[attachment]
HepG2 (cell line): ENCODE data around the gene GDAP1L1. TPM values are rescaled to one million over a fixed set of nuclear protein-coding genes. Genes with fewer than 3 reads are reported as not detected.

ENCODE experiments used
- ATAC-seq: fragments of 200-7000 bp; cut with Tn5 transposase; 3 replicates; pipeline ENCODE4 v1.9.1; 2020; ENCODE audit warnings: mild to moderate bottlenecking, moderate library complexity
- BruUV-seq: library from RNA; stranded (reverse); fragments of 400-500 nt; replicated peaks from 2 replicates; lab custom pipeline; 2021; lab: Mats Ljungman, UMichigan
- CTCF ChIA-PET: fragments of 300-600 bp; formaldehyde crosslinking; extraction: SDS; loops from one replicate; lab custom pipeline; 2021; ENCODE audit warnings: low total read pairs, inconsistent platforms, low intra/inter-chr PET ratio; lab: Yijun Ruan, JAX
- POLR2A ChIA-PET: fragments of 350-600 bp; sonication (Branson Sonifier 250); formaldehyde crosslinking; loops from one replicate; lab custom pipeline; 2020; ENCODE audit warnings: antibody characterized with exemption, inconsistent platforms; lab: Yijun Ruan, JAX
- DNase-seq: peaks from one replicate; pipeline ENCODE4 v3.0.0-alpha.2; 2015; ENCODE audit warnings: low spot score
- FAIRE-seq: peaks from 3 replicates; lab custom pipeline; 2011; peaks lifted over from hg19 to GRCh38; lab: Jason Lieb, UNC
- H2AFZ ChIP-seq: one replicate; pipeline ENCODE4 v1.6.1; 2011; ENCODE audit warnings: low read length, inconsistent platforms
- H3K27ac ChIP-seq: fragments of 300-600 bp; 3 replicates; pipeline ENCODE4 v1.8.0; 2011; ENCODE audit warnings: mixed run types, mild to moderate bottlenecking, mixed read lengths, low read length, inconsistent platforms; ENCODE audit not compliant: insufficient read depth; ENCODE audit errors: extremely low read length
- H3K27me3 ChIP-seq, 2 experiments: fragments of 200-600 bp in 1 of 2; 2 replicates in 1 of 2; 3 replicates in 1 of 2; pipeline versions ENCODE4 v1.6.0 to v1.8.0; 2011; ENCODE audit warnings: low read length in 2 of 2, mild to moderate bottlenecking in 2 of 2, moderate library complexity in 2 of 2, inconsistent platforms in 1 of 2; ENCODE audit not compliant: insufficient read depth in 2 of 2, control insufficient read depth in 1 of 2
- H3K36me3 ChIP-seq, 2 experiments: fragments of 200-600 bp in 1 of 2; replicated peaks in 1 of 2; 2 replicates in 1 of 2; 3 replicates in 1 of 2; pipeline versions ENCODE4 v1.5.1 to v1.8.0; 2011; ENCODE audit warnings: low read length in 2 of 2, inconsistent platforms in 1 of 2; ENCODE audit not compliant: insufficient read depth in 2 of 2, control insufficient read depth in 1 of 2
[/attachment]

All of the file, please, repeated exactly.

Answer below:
HepG2 (cell line): ENCODE data around the gene GDAP1L1. TPM values are rescaled to one million over a fixed set of nuclear protein-coding genes. Genes with fewer than 3 reads are reported as not detected.

ENCODE experiments used
- ATAC-seq: fragments of 200-7000 bp; cut with Tn5 transposase; 3 replicates; pipeline ENCODE4 v1.9.1; 2020; ENCODE audit warnings: mild to moderate bottlenecking, moderate library complexity
- BruUV-seq: library from RNA; stranded (reverse); fragments of 400-500 nt; replicated peaks from 2 replicates; lab custom pipeline; 2021; lab: Mats Ljungman, UMichigan
- CTCF ChIA-PET: fragments of 300-600 bp; formaldehyde crosslinking; extraction: SDS; loops from one replicate; lab custom pipeline; 2021; ENCODE audit warnings: low total read pairs, inconsistent platforms, low intra/inter-chr PET ratio; lab: Yijun Ruan, JAX
- POLR2A ChIA-PET: fragments of 350-600 bp; sonication (Branson Sonifier 250); formaldehyde crosslinking; loops from one replicate; lab custom pipeline; 2020; ENCODE audit warnings: antibody characterized with exemption, inconsistent platforms; lab: Yijun Ruan, JAX
- DNase-seq: peaks from one replicate; pipeline ENCODE4 v3.0.0-alpha.2; 2015; ENCODE audit warnings: low spot score
- FAIRE-seq: peaks from 3 replicates; lab custom pipeline; 2011; peaks lifted over from hg19 to GRCh38; lab: Jason Lieb, UNC
- H2AFZ ChIP-seq: one replicate; pipeline ENCODE4 v1.6.1; 2011; ENCODE audit warnings: low read length, inconsistent platforms
- H3K27ac ChIP-seq: fragments of 300-600 bp; 3 replicates; pipeline ENCODE4 v1.8.0; 2011; ENCODE audit warnings: mixed run types, mild to moderate bottlenecking, mixed read lengths, low read length, inconsistent platforms; ENCODE audit not compliant: insufficient read depth; ENCODE audit errors: extremely low read length
- H3K27me3 ChIP-seq, 2 experiments: fragments of 200-600 bp in 1 of 2; 2 replicates in 1 of 2; 3 replicates in 1 of 2; pipeline versions ENCODE4 v1.6.0 to v1.8.0; 2011; ENCODE audit warnings: low read length in 2 of 2, mild to moderate bottlenecking in 2 of 2, moderate library complexity in 2 of 2, inconsistent platforms in 1 of 2; ENCODE audit not compliant: insufficient read depth in 2 of 2, control insufficient read depth in 1 of 2
- H3K36me3 ChIP-seq, 2 experiments: fragments of 200-600 bp in 1 of 2; replicated peaks in 1 of 2; 2 replicates in 1 of 2; 3 replicates in 1 of 2; pipeline versions ENCODE4 v1.5.1 to v1.8.0; 2011; ENCODE audit warnings: low read length in 2 of 2, inconsistent platforms in 1 of 2; ENCODE audit not compliant: insufficient read depth in 2 of 2, control insufficient read depth in 1 of 2